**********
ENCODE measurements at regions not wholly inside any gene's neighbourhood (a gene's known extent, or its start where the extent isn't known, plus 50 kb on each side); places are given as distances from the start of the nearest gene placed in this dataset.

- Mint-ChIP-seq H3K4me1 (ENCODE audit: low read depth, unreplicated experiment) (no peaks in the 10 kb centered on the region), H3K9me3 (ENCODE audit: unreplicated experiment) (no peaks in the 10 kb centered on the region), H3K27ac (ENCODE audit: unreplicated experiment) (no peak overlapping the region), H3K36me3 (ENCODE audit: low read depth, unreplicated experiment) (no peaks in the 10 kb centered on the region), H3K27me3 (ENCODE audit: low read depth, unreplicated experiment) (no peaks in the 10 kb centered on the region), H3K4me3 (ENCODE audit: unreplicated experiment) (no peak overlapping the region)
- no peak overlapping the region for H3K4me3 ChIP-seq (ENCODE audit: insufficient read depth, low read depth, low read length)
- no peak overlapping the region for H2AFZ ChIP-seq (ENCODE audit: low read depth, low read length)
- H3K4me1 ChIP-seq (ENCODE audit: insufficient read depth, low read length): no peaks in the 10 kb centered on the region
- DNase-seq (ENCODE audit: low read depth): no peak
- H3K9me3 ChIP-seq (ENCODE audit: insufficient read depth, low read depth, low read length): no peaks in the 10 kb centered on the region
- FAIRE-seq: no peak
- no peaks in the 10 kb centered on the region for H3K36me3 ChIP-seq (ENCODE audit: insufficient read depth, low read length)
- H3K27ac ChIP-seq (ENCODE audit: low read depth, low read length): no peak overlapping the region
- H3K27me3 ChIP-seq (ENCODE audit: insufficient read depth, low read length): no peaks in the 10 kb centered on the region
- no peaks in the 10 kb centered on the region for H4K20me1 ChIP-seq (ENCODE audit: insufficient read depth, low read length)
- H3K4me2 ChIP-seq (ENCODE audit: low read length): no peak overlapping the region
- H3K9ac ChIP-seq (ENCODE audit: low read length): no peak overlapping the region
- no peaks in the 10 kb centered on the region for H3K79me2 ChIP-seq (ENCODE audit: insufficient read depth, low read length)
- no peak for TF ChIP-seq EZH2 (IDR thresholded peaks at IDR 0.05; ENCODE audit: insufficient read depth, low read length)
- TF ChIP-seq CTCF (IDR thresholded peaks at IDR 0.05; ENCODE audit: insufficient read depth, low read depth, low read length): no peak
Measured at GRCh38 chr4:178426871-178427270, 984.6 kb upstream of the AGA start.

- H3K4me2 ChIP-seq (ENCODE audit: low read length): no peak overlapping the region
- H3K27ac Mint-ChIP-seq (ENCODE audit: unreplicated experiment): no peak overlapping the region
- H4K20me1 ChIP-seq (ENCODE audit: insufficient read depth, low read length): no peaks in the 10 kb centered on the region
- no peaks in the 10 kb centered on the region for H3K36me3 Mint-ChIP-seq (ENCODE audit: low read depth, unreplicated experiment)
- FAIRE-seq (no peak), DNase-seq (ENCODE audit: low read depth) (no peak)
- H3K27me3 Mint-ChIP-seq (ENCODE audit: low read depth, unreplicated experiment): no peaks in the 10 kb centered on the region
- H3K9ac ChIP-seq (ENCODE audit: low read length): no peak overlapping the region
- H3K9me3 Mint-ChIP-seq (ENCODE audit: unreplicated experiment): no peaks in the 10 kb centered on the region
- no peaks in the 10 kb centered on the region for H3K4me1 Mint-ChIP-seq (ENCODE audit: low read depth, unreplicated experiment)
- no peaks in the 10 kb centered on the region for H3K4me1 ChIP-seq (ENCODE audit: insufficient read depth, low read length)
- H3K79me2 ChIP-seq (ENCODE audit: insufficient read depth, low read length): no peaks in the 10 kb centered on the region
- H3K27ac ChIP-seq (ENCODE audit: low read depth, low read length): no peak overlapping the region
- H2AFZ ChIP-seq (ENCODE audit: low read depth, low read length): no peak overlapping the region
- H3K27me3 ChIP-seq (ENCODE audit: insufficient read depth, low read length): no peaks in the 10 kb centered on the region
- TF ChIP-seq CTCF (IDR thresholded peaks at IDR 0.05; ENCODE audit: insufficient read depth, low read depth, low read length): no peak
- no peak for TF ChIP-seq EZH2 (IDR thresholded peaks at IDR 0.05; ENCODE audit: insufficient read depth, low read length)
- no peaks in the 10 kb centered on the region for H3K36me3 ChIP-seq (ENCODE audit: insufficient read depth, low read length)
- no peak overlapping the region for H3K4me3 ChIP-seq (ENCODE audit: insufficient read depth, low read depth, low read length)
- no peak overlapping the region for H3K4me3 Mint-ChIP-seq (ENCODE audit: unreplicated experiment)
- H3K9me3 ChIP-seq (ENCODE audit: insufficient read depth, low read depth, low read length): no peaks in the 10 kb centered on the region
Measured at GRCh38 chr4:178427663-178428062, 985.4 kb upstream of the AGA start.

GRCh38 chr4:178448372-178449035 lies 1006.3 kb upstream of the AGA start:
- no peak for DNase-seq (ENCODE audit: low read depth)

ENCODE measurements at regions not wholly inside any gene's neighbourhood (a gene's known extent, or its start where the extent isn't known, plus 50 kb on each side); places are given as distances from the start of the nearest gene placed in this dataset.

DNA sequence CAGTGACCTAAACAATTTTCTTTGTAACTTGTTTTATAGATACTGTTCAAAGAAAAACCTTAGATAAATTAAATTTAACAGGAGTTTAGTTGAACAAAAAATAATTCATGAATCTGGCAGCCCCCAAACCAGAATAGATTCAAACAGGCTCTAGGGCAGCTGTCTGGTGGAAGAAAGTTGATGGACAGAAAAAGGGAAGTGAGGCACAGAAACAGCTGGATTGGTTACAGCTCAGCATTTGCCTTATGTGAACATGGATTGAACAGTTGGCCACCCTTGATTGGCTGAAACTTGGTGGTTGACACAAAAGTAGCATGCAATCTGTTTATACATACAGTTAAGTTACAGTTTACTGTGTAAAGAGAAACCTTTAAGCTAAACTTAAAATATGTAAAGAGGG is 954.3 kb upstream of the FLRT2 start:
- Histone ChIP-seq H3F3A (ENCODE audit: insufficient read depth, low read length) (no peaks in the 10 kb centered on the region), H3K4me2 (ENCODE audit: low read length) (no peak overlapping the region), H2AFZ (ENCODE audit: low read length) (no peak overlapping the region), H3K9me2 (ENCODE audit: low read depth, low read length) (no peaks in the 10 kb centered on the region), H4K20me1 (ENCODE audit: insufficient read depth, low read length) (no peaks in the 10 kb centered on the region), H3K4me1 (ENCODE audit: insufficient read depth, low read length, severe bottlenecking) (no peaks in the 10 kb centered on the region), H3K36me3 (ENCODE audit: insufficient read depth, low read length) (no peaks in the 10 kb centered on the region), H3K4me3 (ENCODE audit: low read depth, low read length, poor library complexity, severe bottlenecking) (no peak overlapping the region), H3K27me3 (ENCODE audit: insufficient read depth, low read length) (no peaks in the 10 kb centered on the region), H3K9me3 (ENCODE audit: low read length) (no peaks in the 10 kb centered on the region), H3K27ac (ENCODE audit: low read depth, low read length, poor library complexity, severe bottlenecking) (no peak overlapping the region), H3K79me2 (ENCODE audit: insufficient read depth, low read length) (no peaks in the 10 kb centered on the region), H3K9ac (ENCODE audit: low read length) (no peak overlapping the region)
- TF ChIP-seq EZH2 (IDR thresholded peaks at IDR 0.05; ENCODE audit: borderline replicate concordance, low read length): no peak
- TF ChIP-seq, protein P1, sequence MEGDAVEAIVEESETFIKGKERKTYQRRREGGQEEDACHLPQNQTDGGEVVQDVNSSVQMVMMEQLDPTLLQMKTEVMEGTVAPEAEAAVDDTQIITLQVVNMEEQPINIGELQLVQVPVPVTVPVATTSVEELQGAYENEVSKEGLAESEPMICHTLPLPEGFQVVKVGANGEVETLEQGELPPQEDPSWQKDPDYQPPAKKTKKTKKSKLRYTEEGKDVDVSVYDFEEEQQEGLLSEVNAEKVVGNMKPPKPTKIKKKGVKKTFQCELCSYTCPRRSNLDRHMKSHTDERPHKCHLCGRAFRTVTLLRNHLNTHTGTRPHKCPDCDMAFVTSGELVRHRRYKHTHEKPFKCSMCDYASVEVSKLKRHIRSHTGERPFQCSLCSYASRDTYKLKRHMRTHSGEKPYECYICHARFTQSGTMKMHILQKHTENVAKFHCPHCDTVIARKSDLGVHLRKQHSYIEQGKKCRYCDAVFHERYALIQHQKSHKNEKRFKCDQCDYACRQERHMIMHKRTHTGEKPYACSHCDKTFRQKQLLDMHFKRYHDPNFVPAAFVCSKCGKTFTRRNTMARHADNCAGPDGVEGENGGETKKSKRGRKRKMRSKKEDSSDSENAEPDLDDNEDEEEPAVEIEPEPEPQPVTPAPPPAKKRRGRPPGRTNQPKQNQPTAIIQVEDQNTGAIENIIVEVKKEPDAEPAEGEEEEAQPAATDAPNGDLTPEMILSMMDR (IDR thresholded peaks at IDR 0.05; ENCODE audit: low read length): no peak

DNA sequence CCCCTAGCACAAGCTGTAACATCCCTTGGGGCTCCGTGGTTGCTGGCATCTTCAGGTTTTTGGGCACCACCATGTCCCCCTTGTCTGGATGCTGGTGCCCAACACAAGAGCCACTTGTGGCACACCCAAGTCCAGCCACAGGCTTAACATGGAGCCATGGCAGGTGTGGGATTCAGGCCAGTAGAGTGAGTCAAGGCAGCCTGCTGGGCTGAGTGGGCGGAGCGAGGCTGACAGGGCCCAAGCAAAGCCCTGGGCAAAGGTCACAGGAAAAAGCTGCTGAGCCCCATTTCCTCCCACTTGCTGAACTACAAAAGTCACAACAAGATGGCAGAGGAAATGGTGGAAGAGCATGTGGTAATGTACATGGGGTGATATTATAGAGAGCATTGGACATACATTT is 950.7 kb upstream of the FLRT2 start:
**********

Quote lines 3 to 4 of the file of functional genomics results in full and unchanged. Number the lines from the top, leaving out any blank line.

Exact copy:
- no peak overlapping the region for H3K4me3 ChIP-seq (ENCODE audit: insufficient read depth, low read depth, low read length)
- no peak overlapping the region for H2AFZ ChIP-seq (ENCODE audit: low read depth, low read length)